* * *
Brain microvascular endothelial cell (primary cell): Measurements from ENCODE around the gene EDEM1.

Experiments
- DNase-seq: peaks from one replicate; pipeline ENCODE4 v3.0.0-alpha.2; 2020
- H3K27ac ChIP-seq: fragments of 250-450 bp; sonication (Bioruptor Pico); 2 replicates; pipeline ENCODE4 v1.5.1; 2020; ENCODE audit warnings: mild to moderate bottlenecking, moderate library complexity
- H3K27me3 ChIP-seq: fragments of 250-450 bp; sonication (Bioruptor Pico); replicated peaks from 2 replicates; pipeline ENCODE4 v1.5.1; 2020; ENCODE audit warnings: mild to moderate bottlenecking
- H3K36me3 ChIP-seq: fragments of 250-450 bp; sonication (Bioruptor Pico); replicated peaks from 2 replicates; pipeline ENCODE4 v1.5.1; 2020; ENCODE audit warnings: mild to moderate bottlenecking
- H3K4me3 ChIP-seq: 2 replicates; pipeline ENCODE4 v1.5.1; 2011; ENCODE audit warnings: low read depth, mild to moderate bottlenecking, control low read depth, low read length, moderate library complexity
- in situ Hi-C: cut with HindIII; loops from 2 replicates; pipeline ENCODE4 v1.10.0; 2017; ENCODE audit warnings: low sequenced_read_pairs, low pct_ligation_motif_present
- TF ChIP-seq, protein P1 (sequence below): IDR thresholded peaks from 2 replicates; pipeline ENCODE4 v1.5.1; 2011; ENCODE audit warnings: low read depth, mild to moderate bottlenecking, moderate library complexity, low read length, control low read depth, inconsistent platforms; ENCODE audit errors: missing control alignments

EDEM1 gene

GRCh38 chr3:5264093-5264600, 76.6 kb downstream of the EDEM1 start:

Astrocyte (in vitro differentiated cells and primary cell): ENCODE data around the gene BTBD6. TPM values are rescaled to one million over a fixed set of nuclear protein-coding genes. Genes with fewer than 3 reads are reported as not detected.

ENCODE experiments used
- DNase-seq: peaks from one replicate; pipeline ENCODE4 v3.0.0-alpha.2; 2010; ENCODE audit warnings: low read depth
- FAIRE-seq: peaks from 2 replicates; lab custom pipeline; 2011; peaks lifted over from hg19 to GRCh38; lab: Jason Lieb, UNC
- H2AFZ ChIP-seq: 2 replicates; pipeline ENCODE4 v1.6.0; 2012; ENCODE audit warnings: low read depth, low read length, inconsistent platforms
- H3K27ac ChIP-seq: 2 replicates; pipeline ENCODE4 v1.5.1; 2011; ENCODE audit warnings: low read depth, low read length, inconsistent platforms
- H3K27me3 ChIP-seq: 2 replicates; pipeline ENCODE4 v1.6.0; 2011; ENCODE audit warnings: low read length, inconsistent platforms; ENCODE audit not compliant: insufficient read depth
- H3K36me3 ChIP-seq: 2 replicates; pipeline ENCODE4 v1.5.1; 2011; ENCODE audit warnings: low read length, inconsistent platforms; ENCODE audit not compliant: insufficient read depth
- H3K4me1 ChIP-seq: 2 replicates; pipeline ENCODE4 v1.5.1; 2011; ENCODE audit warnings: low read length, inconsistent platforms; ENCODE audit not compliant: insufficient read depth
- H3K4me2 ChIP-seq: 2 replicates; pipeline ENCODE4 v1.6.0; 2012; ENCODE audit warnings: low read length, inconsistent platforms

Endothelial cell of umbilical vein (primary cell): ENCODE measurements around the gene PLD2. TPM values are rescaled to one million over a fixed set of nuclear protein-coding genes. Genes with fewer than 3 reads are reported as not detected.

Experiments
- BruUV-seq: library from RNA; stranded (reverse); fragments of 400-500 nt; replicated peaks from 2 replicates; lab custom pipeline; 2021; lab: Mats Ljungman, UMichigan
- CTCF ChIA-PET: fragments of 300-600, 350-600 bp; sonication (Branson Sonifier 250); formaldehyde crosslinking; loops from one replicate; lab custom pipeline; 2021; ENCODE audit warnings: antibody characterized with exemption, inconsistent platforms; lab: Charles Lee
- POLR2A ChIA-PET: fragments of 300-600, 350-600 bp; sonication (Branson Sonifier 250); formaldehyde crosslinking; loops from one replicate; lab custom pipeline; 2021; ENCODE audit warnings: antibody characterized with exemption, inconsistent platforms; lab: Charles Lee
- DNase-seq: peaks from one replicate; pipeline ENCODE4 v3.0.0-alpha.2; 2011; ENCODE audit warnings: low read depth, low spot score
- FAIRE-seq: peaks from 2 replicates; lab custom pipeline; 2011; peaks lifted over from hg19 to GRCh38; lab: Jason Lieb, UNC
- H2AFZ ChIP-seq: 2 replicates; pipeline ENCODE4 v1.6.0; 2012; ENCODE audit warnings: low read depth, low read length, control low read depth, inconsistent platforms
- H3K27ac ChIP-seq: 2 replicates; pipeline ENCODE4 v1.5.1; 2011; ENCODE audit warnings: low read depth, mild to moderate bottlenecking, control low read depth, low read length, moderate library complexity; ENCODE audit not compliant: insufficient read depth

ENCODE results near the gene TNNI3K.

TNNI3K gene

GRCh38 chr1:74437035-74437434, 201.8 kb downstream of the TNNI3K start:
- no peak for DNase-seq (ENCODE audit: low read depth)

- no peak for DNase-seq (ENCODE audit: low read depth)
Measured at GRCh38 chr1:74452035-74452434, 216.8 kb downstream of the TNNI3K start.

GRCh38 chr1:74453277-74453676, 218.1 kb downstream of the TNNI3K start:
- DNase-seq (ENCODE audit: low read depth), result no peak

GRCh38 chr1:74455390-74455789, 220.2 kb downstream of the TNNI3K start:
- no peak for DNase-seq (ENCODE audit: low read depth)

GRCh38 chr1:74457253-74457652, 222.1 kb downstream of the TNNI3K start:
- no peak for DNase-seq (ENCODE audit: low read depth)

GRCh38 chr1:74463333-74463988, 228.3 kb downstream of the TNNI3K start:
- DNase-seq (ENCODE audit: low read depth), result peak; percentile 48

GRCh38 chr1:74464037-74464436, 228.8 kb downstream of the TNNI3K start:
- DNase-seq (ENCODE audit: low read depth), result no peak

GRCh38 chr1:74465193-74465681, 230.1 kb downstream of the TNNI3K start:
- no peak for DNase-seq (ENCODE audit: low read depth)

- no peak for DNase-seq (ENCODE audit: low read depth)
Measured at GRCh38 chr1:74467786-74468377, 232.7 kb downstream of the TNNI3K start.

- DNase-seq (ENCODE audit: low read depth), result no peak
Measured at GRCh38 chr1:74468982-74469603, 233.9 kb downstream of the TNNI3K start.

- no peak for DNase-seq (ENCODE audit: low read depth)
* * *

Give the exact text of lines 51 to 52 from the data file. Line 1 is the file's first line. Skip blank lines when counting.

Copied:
- DNase-seq (ENCODE audit: low read depth), result no peak
Measured at GRCh38 chr1:74468982-74469603, 233.9 kb downstream of the TNNI3K start.